With Code Splitting we are able to reduce kilobytes sent over the wire and potentially improve page speed. Code Splitting is a such an easy-to-use feature that every single page app should consider to add (if haven’t yet).
So why disable Code Splitting?
Well, of course we shouldn’t!
If you are building server-side rendered apps in React with Code Splitting support baked in, some might use zero-configuration tools like Razzle, which runs two webpack instances, one for the client and the other for the server, and it builds everything for the client and for the server for you.
So let’s just build some app with Code Splitting!
After defining some major split points in your app, you want to build and see how the chunks are doing so far:
And in the file explorer:
What is happening here?
Because our app is splitting bundles both on the client and server, multiple bundles are created for the server too, which we don’t really want/need. So we end up having multiple split up [number].server.js. What we want is:
📝 One single server.js.
Let’s fix it!
One way would be to create another build step to delete all [number].server.js, but that would be the last (or not an) option.
A better way would be to tweak the webpack config to disable Code Splitting for the server. Doing some research I came across this gist by @jcenturion86 and learned about LimitChunkCountPlugin that allows me to set a limit ofhow many chunks should be created. So the config looks like this:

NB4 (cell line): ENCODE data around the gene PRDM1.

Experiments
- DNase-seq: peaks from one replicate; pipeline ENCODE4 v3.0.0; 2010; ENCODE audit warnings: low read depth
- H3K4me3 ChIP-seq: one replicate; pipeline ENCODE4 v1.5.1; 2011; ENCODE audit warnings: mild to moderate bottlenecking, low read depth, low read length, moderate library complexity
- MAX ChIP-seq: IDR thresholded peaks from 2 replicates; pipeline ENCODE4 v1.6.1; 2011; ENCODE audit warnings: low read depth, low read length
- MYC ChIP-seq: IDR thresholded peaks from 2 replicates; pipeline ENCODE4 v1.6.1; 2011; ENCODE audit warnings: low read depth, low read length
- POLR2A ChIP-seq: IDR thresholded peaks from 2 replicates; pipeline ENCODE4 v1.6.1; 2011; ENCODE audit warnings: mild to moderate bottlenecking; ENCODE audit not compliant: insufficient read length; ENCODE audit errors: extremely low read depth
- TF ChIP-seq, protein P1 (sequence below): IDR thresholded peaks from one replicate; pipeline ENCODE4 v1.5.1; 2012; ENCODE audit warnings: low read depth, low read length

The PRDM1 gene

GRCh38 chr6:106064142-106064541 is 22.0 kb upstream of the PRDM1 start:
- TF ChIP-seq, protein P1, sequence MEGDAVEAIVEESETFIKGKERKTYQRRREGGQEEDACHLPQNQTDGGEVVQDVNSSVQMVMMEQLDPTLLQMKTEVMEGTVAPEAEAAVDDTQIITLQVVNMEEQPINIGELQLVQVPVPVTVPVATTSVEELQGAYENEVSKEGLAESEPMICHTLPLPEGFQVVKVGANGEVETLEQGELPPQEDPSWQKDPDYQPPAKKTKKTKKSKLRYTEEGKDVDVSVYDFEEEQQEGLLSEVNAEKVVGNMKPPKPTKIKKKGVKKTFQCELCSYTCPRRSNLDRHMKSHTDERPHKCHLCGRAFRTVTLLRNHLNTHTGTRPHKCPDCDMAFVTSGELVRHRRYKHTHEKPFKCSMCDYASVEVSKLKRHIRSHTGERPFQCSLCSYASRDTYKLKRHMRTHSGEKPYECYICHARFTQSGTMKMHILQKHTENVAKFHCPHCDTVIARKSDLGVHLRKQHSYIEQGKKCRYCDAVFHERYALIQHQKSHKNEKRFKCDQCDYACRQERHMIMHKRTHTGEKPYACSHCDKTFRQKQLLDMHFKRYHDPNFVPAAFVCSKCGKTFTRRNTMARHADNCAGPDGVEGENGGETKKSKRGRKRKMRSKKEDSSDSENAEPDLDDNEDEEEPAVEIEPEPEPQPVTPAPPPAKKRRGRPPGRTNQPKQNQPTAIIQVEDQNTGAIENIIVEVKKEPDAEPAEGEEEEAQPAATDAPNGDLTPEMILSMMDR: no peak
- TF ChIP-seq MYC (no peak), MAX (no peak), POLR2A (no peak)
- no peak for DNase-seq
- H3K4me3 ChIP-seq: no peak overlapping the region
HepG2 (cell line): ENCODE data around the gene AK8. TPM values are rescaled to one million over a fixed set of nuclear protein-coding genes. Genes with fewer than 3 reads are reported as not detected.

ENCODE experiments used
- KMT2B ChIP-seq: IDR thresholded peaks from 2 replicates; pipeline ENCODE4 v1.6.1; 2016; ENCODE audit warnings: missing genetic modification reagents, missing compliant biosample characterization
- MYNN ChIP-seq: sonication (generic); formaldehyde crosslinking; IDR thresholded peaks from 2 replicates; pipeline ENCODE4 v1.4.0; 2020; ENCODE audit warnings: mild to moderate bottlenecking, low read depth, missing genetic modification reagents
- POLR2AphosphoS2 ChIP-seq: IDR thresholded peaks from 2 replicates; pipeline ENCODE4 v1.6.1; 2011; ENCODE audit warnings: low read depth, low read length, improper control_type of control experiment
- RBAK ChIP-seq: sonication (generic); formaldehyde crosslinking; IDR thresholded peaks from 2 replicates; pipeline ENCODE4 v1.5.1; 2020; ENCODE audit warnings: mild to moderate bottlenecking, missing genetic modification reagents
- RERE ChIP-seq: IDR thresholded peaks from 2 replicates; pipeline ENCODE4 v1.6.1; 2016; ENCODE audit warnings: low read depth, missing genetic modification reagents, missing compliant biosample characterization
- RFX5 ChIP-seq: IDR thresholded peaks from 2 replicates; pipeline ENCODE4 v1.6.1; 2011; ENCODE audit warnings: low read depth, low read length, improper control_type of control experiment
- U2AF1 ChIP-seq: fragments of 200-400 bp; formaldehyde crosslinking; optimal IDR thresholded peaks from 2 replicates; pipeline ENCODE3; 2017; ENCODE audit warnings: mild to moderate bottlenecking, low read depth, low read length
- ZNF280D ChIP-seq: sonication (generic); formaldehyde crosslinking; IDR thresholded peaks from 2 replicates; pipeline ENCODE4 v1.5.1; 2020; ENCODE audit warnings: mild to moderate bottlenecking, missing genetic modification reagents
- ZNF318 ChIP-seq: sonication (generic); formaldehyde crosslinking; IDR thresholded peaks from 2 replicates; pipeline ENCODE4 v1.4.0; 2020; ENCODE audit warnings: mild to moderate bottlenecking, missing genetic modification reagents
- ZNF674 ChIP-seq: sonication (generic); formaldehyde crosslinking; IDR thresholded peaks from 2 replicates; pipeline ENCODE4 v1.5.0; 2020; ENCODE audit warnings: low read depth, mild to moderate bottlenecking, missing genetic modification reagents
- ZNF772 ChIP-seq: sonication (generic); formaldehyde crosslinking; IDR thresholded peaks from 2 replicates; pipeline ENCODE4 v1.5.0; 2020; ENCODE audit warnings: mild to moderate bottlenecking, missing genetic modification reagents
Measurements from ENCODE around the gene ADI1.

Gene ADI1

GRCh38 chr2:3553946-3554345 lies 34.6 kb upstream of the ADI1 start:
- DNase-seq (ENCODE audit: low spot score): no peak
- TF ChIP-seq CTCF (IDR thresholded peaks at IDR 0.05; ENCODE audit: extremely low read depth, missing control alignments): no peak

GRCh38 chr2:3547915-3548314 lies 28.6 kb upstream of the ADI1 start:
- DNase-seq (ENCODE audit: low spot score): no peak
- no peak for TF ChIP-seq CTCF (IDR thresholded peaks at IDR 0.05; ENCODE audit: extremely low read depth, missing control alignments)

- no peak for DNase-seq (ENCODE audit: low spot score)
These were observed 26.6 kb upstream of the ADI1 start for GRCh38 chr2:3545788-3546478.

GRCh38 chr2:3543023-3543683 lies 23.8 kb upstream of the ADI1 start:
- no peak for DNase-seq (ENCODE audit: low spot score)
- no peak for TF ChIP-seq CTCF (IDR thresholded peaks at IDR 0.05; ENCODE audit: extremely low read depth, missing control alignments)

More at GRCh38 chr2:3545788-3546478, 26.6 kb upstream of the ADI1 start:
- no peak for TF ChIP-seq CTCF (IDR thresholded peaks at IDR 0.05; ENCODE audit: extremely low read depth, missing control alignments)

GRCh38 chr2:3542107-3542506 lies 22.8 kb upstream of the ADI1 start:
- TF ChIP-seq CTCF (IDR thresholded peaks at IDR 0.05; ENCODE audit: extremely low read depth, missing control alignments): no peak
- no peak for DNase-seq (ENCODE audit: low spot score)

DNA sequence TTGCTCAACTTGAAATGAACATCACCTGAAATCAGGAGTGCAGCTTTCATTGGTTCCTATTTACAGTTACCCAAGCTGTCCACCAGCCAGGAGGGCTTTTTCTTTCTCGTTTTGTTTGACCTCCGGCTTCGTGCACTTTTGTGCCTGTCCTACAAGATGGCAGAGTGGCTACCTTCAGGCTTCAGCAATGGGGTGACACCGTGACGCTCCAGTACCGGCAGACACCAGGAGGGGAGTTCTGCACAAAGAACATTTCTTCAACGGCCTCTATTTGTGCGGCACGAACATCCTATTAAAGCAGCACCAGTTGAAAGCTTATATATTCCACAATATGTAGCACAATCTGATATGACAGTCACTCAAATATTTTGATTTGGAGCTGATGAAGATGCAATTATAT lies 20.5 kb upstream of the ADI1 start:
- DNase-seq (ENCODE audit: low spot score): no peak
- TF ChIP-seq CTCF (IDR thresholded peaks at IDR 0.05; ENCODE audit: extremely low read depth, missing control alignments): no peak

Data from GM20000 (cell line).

With this, one single chunk/bundle will be created and voila: Code Splitting is disabled.
So in Razzle, we want to set it only for the server by doing this in the razzle.config.js:
Some people encountered type or runtime errors with this approach. So alternatively, we could add these two babel plugins: babel-plugin-dynamic-import-node to transpile import() to a deferred require() and then remove webpack features with babel-plugin-remove-webpack:
Both solutions solve the same issue:
✅ One single server.js